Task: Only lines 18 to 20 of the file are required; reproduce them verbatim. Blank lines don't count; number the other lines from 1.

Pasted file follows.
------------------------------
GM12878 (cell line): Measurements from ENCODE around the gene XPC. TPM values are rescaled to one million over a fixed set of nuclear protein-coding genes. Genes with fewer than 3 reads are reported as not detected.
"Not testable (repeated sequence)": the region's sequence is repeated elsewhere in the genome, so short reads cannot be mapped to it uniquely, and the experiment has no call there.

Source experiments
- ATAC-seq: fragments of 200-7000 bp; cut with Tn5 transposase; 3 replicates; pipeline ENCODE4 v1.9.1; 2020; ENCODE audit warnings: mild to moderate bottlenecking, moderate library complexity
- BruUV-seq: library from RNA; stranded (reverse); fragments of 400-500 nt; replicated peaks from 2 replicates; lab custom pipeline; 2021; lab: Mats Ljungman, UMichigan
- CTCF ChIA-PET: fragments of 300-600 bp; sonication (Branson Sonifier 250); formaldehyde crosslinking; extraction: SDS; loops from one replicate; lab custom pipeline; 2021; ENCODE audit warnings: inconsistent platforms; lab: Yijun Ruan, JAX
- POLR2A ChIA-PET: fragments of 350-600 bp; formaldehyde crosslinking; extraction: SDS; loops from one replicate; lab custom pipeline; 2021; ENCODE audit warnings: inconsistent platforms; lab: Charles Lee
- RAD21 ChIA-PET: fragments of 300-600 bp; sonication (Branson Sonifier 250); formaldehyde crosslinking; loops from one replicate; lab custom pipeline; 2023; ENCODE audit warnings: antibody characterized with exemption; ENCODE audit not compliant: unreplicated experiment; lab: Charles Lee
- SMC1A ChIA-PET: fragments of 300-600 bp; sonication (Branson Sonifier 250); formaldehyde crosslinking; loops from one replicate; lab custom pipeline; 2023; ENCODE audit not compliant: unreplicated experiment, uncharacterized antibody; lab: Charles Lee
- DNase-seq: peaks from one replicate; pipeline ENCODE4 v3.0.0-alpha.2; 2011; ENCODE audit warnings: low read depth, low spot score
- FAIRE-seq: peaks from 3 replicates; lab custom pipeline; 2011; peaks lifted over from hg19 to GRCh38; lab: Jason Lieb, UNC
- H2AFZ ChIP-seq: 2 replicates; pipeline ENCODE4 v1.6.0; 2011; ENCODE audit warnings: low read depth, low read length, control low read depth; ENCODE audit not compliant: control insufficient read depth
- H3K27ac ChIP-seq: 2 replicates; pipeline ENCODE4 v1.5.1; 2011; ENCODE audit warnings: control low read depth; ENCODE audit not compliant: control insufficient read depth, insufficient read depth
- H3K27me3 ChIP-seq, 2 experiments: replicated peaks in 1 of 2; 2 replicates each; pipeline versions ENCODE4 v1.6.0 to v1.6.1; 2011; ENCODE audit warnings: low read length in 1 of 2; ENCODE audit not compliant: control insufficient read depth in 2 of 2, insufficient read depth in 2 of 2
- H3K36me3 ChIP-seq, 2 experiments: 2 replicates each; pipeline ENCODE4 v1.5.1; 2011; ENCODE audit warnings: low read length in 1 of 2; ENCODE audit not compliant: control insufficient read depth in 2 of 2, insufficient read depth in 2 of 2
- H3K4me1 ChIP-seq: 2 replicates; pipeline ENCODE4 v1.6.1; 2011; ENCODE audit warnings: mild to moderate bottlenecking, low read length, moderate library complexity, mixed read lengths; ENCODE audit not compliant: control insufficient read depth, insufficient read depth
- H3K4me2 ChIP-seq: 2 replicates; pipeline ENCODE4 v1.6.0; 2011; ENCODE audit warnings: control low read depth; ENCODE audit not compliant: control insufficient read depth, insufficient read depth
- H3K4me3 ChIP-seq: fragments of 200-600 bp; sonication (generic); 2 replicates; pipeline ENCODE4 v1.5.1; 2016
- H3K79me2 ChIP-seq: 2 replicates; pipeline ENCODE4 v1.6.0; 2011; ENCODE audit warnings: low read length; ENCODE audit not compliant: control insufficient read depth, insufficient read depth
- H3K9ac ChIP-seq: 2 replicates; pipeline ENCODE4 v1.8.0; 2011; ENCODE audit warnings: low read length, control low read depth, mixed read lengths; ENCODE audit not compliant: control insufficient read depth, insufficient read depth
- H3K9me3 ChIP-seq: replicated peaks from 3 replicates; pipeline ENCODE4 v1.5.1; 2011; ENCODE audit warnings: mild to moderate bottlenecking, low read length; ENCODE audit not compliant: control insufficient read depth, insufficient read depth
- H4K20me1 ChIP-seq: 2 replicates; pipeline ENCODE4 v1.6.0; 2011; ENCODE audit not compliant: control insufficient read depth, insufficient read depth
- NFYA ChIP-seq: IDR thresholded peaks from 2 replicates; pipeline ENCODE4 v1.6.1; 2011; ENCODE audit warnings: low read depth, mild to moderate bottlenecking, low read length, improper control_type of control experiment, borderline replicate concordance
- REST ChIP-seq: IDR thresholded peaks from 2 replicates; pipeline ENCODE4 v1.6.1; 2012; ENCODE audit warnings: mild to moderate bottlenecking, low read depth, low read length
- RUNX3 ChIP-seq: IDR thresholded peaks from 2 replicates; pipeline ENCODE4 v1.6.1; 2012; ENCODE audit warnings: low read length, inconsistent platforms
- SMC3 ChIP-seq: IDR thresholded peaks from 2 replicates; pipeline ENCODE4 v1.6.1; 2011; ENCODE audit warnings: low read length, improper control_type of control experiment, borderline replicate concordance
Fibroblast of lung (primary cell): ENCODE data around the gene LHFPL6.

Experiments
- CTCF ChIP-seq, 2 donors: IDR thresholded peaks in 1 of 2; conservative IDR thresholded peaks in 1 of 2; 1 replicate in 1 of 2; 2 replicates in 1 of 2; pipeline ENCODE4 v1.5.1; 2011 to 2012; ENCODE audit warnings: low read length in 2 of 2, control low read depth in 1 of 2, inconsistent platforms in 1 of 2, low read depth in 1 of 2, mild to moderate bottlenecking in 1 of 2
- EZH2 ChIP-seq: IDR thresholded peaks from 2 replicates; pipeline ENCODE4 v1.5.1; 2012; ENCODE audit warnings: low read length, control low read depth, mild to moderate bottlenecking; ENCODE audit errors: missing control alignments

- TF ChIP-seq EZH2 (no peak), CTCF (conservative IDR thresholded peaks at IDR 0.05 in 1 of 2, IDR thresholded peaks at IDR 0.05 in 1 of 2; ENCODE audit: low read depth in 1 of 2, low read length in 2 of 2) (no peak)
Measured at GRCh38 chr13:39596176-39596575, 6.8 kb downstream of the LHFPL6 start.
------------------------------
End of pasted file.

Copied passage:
- H3K4me3 ChIP-seq: fragments of 200-600 bp; sonication (generic); 2 replicates; pipeline ENCODE4 v1.5.1; 2016
- H3K79me2 ChIP-seq: 2 replicates; pipeline ENCODE4 v1.6.0; 2011; ENCODE audit warnings: low read length; ENCODE audit not compliant: control insufficient read depth, insufficient read depth
- H3K9ac ChIP-seq: 2 replicates; pipeline ENCODE4 v1.8.0; 2011; ENCODE audit warnings: low read length, control low read depth, mixed read lengths; ENCODE audit not compliant: control insufficient read depth, insufficient read depth